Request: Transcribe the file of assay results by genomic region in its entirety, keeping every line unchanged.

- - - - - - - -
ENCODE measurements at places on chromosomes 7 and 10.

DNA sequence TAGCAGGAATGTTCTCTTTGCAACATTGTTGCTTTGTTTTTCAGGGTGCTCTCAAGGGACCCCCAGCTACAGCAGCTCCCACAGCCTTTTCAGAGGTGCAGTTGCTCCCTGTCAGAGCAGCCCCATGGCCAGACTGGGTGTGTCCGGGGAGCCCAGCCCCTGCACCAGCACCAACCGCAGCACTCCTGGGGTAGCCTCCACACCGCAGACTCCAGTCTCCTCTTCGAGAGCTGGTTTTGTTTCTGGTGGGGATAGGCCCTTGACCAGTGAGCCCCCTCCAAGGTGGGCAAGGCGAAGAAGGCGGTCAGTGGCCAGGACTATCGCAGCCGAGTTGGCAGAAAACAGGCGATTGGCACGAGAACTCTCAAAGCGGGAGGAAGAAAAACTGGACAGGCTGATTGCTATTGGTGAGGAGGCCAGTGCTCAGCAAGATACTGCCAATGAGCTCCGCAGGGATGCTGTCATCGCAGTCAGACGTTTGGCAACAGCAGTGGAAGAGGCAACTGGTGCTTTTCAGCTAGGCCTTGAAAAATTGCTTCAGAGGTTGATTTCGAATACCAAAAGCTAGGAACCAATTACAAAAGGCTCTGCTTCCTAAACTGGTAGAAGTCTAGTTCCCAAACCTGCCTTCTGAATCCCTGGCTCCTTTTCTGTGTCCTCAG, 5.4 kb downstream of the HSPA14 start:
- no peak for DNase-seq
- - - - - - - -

ENCODE measurements at places on chromosomes 7 and 10.

DNA sequence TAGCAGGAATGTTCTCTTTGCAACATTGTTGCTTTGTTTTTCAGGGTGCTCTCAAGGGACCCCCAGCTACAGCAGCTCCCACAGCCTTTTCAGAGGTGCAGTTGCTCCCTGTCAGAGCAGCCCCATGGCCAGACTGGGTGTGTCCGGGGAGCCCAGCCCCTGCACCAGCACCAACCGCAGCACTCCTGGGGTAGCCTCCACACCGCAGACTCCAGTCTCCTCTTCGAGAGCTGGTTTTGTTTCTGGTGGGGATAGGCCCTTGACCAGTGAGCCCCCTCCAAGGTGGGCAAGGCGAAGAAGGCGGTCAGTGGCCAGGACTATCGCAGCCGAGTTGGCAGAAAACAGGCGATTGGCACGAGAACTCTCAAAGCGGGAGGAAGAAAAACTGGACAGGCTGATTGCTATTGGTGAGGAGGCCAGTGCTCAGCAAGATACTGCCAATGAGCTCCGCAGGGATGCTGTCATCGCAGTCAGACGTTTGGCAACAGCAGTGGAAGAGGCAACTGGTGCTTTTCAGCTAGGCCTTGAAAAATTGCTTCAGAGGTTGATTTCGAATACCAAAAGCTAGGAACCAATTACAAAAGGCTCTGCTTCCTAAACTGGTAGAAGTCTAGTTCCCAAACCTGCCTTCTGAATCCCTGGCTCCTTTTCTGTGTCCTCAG, 5.4 kb downstream of the HSPA14 start:
- no peak for DNase-seq